Malls are dying, or so they tell us. But from the ashes of malls, apparently, rise malls. Not long ago, it was announced that in addition to a fancy new Regal Cinemas in the old Sears space in Lloyd Center Mall, the now-vacant third floor of Nordstrom would be turned into a music venue by Live Nation, the ubiquitous concert event company. More apartments are meant to go up on the site of the old theater across the street from Lloyd Center—not to be confused with the already long-shuttered theater in the mall.
Change comes for every neighborhood in a growing city, but it’s hard to imagine the Lloyd district doing anything but what it’s been doing for decades: barely hanging on, living a hollowed-out dream of a retail economy.
When I was a kid, my dad lived in the Lloyd district. Many years later, I did a stint in a green apron at a popular coffee shop inside the mall. Turns out the Lloyd Center in the dark before dawn was exactly as surreal as I remembered it being as a child.
Feeling nostalgic for a neighborhood that always seems to be on the brink, I grabbed some friends and took a walk from Black Water to the Rose and Thistle. Each bar we stopped at was a time capsule, making the street feel like a jumbled timeline of Portland culture.
Black Water (835 NE Broadway) was a strange place to start the night: an all-ages punk and metal venue/bar that’s been kicking around different locations since 2008. Gothed out and torn up, Black Water is full of both squeaky kids and creaky olds and is, of course, vegan as fuck. An all-ages punk venue doesn’t need to have the best cheap drinks on Broadway, but Black Water does anyway, so cozy up to an $8 pint of cucumber margarita, or a beer from a surprisingly deep taplist, and settle in for a lineup of bands with names like Body Shame, Social Stomach, and Caustic Touch. (Shout out to Social Stomach, the only band we managed to catch that night, who locked us into a deep trance immediately and proceeded to sonically beat the shit out of us for 20 minutes.)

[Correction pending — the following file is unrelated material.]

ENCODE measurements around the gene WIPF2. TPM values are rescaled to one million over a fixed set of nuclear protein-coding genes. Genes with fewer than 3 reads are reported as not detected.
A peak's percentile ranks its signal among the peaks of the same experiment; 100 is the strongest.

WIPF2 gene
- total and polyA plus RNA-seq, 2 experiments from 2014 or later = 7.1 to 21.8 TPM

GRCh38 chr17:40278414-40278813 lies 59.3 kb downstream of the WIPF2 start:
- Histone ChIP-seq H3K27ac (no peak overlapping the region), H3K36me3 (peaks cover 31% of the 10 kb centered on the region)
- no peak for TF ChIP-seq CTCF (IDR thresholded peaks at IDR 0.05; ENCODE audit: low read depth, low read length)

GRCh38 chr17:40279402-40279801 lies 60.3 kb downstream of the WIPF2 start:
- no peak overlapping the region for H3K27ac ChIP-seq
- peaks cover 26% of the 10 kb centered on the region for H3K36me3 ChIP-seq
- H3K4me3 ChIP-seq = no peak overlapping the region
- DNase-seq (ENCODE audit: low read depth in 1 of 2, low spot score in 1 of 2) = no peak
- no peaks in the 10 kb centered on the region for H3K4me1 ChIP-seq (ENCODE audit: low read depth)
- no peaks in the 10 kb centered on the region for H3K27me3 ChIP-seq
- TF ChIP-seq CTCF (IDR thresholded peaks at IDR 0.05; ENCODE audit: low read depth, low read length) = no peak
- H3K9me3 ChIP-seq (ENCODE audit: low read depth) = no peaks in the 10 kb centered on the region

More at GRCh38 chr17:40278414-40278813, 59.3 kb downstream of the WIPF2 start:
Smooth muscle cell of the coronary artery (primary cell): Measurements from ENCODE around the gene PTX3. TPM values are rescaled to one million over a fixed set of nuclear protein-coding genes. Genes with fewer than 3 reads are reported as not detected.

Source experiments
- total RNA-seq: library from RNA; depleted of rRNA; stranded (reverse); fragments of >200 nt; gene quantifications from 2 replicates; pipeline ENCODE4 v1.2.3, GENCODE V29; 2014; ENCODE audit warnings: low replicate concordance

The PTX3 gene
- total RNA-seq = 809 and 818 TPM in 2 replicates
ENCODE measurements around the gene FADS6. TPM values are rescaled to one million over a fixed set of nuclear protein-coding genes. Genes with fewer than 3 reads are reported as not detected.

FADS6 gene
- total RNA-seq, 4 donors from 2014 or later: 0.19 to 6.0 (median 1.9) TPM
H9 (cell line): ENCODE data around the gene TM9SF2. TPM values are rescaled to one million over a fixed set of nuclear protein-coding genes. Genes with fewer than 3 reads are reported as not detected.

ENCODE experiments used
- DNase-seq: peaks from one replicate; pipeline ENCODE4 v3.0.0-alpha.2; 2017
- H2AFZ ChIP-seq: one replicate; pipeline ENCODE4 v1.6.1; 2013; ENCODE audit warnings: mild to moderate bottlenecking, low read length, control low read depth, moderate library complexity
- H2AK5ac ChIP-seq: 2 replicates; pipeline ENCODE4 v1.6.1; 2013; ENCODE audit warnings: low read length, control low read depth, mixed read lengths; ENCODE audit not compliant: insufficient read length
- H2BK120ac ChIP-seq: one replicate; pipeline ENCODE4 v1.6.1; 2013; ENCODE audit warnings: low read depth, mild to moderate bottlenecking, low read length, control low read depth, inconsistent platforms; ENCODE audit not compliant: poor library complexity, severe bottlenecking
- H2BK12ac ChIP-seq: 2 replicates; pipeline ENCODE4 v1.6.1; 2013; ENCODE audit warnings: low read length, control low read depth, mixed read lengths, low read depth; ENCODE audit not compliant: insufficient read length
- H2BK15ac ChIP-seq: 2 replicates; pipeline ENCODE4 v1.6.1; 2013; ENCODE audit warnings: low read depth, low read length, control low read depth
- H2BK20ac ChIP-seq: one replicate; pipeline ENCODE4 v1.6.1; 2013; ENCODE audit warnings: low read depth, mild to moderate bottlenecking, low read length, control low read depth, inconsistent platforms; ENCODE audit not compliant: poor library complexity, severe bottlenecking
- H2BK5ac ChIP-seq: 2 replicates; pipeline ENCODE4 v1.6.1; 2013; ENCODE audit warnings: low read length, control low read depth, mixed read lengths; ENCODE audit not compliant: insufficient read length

Closer to the mall, you hit some newer developments, like an outpost of faux-fun mega-chain Buffalo Wild Wings and the accurately named Prime Rib + Chocolate Cake, which is inexplicably not a chain—though you’d hardly know you weren’t in an Applebees, Outback Steakhouse, or some other timeless-by-design family restaurant. The prime rib is exactly as expected (passable and in huge portions), but the panko-fried bacon is something like a jar of flattened corndogs, which I guess is either your thing or it isn’t.
McMenamins has been at 1504 NE Broadway since 1990, but is so anachronistic it’s impossible to tell if anything has changed there in nearly 30 years. Lofted above storefronts, decorated in McMenamins’ signature manic style, and with a jungle’s worth of plants, a cozy covered patio, and live classical music every last Wednesday, it’s notable as the bizarro inverse of Black Water.
Capitol (1440 NE Broadway) brings a very 2017 prettiness to the neighborhood, with its beautiful bar, colorful walls, and actual cocktails, but there’s something about the neighborhood that makes karaoke feel unnecessary: Why go to Capitol to sing when you’re walking through the hits of yesteryear just outside?
Soon Capitol will doubtless seem like a 2017-themed bar, the way Swift Lounge (1932 NE Broadway) seems like a 2007-themed bar, a proto-Portlandian bird-adorned hole in the wall that’s still house-infusing liquor, dumping cocktails into mason jars, and doing it all at breakneck speed because they pack the house every night. Maybe it’s the impressive spice on the habanero tequila (or the $9, 32oz option of those mason jars).
I asked my dad, who lived in the Lloyd district back in olden times, where he drank back then, and while he claims not to have gone out much, he had fond memories of the Rose and Thistle. I have fond memories of the Rose and Thistle (2314 NE Broadway), the bar just far enough away from where I briefly worked in the mall to stop in for a drink after an early morning shift. But even if you’ve never been to the RAT, you have fond memories of the place. It’s the original bar: the hangout, the place with beers and Fernet and tater tots. And darts. On that patio, nestled between buildings, the Lloyd time warp is at its strongest—it might be 2018, it might be 2012, it might be 1993 or 1776 or the Dark Ages.
The past is so present in the Lloyd district that I have to actively remind myself I spent much of my childhood there. Storefronts disappear and are replaced, yet nothing seems to change. I have no doubt it won’t be long before the street performs that same shellac magic on the new theater and music venue, immortalizing the vibe of the corporate arts in 2018. I can’t wait, but Lloyd’s got nothing but time.